or, How to read a datasheet.
This is a course about how computers work, starting with logic gates and latches, ending with concurrent processes running under a simple operating system, and spending time on machine-level programming in the middle.
- In Hilary Term, we will study low-level programming with the help of a tiny computer, the BBC micro:bit, which includes an ARM-based microcontroller as its processor. Starting in assembly language and moving on to C, we will learn about the instructions that make up machine code, including arithmetic, branching, memory access, and subroutines. We will also (vitally for embedded systems) learn about controlling I/O devices, such as the buttons and lights on the micro:bit and the serial interface that allows it to talk to a host computer. Once a program reaches a certain degree of complexity, it is no longer sufficient to wait in a tight loop for an event to happen, and we will study the hardware and software aspects of solutions to this problem: using interrupts to respond to external events, and an operating system to structure the program as a family of concurrent processes, each responsible for one part of the task.
- In Trinity Term, we will study the elements of computer hardware, building up from gates and latches to architectural elements such as registers, adders and decoders, and finally a paper model of a processor able to execute a selection of ARM instructions, supported by an architectural simulator.
micro:bit version 2
Most of the materials for the course are written on the assumption that we will be programming the original 'V1' micro:bit, with a Cortex-M0 core implementing the Thumb-1 instruction set, in an nRF51822 microcontroller with 16kB of RAM running at 16MHz. The original micro:bit has been superceded by the V2 board, with a Cortex-M4 code implementing the Thumb-2 instruction set, an nRF52833 microcontroller with 128kB of RAM running at 64MHz, and incorporating a floating point unit. We will be handing out this newer board for use in the lab sessions. Luckily, the new chip can run programs written for the old chip almost without change, so for simplicity we'll continue to study programs for the old chip, noting differences where they are relevant in text boxes like this one. The supporting software for the lab has been adjusted to suit the new chip, mostly in ways that will be invisible to participants, with a version for the old chip available alongside.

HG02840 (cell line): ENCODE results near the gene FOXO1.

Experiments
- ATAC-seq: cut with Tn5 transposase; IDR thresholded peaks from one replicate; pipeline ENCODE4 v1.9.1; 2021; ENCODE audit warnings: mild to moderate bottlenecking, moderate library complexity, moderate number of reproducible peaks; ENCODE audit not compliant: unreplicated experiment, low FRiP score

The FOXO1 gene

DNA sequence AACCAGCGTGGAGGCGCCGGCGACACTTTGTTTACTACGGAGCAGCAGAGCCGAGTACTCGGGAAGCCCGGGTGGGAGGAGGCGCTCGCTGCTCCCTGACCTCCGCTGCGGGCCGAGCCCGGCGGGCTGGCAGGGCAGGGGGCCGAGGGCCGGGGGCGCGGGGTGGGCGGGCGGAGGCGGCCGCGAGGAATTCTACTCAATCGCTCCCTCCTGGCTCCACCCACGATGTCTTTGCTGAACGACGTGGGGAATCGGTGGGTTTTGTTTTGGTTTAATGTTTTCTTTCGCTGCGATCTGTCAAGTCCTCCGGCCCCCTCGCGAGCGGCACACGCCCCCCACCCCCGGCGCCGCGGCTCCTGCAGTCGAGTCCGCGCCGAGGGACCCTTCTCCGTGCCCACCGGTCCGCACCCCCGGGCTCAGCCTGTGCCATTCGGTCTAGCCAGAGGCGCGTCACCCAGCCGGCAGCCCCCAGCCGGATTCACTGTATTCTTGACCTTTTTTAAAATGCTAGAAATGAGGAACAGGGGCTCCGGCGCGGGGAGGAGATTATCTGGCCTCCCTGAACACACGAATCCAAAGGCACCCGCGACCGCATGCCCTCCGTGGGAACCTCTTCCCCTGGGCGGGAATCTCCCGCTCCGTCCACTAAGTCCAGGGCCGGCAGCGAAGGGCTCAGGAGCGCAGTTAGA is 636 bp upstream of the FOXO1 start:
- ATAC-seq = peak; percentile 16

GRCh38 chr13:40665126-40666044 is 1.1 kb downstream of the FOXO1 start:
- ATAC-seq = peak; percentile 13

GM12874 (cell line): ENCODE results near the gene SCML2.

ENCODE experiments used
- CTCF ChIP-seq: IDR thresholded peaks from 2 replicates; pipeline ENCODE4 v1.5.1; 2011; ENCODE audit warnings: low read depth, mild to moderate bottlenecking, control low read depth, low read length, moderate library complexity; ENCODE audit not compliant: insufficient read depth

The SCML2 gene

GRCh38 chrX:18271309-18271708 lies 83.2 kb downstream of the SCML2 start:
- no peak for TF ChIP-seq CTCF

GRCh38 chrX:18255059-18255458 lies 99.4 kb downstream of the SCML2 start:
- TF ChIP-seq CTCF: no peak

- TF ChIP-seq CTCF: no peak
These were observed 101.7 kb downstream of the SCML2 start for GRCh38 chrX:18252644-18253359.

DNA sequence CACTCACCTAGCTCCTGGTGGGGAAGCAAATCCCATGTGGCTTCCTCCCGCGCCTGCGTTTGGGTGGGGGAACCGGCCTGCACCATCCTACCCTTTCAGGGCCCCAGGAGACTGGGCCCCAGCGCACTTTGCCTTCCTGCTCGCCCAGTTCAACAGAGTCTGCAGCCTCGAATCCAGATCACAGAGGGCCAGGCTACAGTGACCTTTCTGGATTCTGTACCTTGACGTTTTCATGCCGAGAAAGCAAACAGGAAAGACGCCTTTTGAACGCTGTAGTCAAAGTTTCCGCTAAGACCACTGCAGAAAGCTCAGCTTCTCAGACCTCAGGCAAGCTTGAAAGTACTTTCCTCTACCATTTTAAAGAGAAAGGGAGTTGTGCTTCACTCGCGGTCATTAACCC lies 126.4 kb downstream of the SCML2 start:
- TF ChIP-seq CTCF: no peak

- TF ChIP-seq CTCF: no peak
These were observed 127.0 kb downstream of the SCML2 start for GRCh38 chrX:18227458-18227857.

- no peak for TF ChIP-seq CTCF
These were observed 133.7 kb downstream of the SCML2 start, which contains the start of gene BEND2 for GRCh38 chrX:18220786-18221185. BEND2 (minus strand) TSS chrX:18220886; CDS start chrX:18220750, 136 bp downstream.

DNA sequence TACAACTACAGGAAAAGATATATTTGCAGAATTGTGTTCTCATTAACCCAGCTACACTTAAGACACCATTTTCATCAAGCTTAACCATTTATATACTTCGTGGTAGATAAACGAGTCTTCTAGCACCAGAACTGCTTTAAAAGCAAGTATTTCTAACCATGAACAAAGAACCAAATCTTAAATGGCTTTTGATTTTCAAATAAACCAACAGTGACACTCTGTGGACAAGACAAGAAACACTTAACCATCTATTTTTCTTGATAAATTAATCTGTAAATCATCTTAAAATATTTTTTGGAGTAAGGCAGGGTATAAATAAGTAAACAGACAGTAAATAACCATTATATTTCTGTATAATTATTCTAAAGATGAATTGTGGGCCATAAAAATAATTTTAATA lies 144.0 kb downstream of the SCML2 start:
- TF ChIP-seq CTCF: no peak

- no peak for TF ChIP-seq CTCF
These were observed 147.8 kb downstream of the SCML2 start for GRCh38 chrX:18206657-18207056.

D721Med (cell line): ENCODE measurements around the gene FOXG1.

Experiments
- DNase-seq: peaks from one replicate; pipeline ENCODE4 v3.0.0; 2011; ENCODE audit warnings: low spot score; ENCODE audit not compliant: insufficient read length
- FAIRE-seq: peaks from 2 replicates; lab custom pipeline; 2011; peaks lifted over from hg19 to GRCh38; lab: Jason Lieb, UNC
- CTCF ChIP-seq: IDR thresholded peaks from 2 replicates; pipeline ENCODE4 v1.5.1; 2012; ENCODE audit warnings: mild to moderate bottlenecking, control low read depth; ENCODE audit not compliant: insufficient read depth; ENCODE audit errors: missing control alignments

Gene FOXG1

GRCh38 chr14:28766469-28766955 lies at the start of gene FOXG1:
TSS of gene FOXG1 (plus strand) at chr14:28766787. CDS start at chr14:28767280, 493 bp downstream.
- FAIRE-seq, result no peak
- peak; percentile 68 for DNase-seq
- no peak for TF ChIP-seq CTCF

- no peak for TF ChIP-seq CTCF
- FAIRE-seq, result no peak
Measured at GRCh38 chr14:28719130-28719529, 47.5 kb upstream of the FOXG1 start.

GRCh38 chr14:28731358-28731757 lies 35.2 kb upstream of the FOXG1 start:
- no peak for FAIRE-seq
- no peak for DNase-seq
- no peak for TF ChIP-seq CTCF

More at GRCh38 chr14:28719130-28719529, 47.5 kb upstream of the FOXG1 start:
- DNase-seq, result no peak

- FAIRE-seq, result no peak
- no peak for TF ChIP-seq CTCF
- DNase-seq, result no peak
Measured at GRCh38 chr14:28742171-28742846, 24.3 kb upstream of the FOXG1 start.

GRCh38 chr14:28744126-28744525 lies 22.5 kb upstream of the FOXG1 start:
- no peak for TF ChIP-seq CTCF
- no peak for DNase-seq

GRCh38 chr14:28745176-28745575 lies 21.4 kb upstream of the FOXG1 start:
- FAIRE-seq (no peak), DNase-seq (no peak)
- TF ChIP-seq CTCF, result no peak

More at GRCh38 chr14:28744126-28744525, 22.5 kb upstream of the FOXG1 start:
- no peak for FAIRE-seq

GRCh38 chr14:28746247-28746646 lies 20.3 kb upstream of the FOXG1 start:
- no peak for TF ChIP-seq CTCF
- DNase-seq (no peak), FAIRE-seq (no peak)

Information about the course is provided on several other pages.
- Syllabus and synopsis.
- Course outline with lecture handouts.
- Problem sheets.
- Information about the laboratory exercises.
- A reading list.
- A page about the BBC micro:bit, including links to online resources.
- A page about the micro:bian operating system.
- A page of frequently asked questions.
- A glossary, defining terms used in the course.
- A useful page lists the Thumb instructions introduced in each lecture.
- A page of updates to make before next year's performance of the course.
- A literate Haskell version of the Thumb simulator, differing in many details, including the names of control signals.
- Notes for the project of extending and porting micro:bian.
- A list of ways of programming the micro:bit.
- A check-list of preparation tasks to negotiate with IT Support.
- Jay Carlson reviews dozens of different microcontrollers costing $1 or less.
- More than you could possibly need to know about bit-twiddling hacks.
- So called because the board dangles from its USB cable like a teabag dangling from its string.